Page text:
I was always taught that effective color mixing starts with discovering the tinting strength of each color on your palette. For me, that is the basis of understanding how to mix colors, because it tells me how they will react when combined.
|A Breath Away by Joseph McGurl, oil on canvas, 24 x 36.|
I'm a bit embarrassed to say that until a professor pointed this out to me in school, I was oblivious to it. I assumed all colors would tint similarly when lightened with the same amount of white. But, as I am sure many of you know, that couldn't be further from the truth. For example, Prussian blue and alizarin crimson have very strong tinting strengths—just a small amount of either color added to white makes a vivid tint. On the other hand, terre verte and raw umber have weaker tinting strength and turn pale when mixed with just a little bit of white.
Once I understood this, I went a little crazy with my art colors to better understand how each color has its own quirks and personality. At the end of all my experiments, I came away with a color-mixing guide—more like a chart, really. I painted a dab of each color on my palette and mixed it with different colors to see the result. I started by adding the same amount of white to each color on my palette to see how each pigment was affected, and I went on from there.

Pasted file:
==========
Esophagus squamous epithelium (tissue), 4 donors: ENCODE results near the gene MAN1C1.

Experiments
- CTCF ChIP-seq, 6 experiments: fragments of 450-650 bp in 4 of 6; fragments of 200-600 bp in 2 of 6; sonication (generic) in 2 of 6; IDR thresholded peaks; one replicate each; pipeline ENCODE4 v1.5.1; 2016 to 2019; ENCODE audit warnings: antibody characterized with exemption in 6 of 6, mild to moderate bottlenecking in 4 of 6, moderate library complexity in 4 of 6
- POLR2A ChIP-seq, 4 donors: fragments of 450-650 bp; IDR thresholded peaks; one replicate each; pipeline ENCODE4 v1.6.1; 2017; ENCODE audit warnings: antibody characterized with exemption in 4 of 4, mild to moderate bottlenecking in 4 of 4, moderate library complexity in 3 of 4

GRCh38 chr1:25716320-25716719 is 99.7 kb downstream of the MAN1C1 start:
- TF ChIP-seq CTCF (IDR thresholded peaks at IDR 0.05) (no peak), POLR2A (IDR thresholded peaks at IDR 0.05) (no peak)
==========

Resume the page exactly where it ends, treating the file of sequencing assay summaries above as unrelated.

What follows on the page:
|Camelback Twilight by Joseph McGurl, oil on canvas, 22 x 34.|
That chart now is more like a free-form color-mixing guide. It's more disorganized than a formal color wheel, but it works for me, and I refer back to it often when I can't remember quite how a color will mix with another. If you've made a similar "cheat sheet" marking your color schemes, you'll know how useful they can be—especially when you are trying to eke out the delicate nuances of color.
A great way to apply what you know about your own art colors and learn more from an expert is with Brian Keeler's new art instruction DVDs, Skies and Light. The artist shows you how to achieve clean color, adjust color values, and add dimension all in one sitting, which you'll be able to apply to every painting you create from here on out. Enjoy!